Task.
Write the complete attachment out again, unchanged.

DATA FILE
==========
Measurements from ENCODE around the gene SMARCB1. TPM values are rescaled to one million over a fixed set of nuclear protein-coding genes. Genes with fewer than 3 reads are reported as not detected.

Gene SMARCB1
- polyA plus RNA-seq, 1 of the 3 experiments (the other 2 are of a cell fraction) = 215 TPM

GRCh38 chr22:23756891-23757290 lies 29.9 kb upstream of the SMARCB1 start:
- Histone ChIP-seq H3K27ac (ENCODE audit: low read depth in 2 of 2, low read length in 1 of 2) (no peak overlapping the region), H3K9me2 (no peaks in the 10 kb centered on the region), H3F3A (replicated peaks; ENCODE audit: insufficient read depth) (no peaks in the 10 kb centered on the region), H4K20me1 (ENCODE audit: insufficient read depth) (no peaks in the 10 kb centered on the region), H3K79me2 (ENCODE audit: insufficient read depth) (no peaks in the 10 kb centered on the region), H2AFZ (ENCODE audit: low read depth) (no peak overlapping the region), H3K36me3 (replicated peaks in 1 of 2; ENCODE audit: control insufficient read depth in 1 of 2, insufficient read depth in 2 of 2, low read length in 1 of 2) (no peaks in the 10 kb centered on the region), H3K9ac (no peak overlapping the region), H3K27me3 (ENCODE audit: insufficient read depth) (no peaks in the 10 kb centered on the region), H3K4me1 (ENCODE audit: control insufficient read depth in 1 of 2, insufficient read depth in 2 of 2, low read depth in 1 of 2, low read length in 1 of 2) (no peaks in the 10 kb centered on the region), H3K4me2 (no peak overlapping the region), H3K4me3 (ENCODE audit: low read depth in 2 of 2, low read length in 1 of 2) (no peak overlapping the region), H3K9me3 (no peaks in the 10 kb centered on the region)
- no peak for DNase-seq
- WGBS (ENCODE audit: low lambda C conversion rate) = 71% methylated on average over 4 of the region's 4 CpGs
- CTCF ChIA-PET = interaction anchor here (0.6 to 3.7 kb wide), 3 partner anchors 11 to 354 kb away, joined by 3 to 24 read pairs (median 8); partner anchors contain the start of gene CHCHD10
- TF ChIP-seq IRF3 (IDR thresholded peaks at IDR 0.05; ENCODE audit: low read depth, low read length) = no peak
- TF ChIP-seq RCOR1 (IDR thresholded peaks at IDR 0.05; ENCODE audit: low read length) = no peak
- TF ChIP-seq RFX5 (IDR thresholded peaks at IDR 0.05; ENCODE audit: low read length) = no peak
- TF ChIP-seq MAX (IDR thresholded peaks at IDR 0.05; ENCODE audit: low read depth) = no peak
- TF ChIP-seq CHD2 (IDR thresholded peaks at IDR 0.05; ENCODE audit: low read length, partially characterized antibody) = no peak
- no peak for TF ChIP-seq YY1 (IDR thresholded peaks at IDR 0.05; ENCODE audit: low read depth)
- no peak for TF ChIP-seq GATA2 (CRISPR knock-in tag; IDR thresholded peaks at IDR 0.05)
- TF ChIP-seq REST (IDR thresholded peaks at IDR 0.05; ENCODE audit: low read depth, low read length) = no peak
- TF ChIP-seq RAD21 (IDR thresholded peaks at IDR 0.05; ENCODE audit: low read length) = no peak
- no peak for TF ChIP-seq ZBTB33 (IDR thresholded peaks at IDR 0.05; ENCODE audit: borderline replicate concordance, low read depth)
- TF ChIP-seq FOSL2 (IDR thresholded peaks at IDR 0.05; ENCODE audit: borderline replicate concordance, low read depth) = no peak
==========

Measurements from ENCODE around the gene SMARCB1. TPM values are rescaled to one million over a fixed set of nuclear protein-coding genes. Genes with fewer than 3 reads are reported as not detected.

Gene SMARCB1
- polyA plus RNA-seq, 1 of the 3 experiments (the other 2 are of a cell fraction) = 215 TPM

GRCh38 chr22:23756891-23757290 lies 29.9 kb upstream of the SMARCB1 start:
- Histone ChIP-seq H3K27ac (ENCODE audit: low read depth in 2 of 2, low read length in 1 of 2) (no peak overlapping the region), H3K9me2 (no peaks in the 10 kb centered on the region), H3F3A (replicated peaks; ENCODE audit: insufficient read depth) (no peaks in the 10 kb centered on the region), H4K20me1 (ENCODE audit: insufficient read depth) (no peaks in the 10 kb centered on the region), H3K79me2 (ENCODE audit: insufficient read depth) (no peaks in the 10 kb centered on the region), H2AFZ (ENCODE audit: low read depth) (no peak overlapping the region), H3K36me3 (replicated peaks in 1 of 2; ENCODE audit: control insufficient read depth in 1 of 2, insufficient read depth in 2 of 2, low read length in 1 of 2) (no peaks in the 10 kb centered on the region), H3K9ac (no peak overlapping the region), H3K27me3 (ENCODE audit: insufficient read depth) (no peaks in the 10 kb centered on the region), H3K4me1 (ENCODE audit: control insufficient read depth in 1 of 2, insufficient read depth in 2 of 2, low read depth in 1 of 2, low read length in 1 of 2) (no peaks in the 10 kb centered on the region), H3K4me2 (no peak overlapping the region), H3K4me3 (ENCODE audit: low read depth in 2 of 2, low read length in 1 of 2) (no peak overlapping the region), H3K9me3 (no peaks in the 10 kb centered on the region)
- no peak for DNase-seq
- WGBS (ENCODE audit: low lambda C conversion rate) = 71% methylated on average over 4 of the region's 4 CpGs
- CTCF ChIA-PET = interaction anchor here (0.6 to 3.7 kb wide), 3 partner anchors 11 to 354 kb away, joined by 3 to 24 read pairs (median 8); partner anchors contain the start of gene CHCHD10
- TF ChIP-seq IRF3 (IDR thresholded peaks at IDR 0.05; ENCODE audit: low read depth, low read length) = no peak
- TF ChIP-seq RCOR1 (IDR thresholded peaks at IDR 0.05; ENCODE audit: low read length) = no peak
- TF ChIP-seq RFX5 (IDR thresholded peaks at IDR 0.05; ENCODE audit: low read length) = no peak
- TF ChIP-seq MAX (IDR thresholded peaks at IDR 0.05; ENCODE audit: low read depth) = no peak
- TF ChIP-seq CHD2 (IDR thresholded peaks at IDR 0.05; ENCODE audit: low read length, partially characterized antibody) = no peak
- no peak for TF ChIP-seq YY1 (IDR thresholded peaks at IDR 0.05; ENCODE audit: low read depth)
- no peak for TF ChIP-seq GATA2 (CRISPR knock-in tag; IDR thresholded peaks at IDR 0.05)
- TF ChIP-seq REST (IDR thresholded peaks at IDR 0.05; ENCODE audit: low read depth, low read length) = no peak
- TF ChIP-seq RAD21 (IDR thresholded peaks at IDR 0.05; ENCODE audit: low read length) = no peak
- no peak for TF ChIP-seq ZBTB33 (IDR thresholded peaks at IDR 0.05; ENCODE audit: borderline replicate concordance, low read depth)
- TF ChIP-seq FOSL2 (IDR thresholded peaks at IDR 0.05; ENCODE audit: borderline replicate concordance, low read depth) = no peak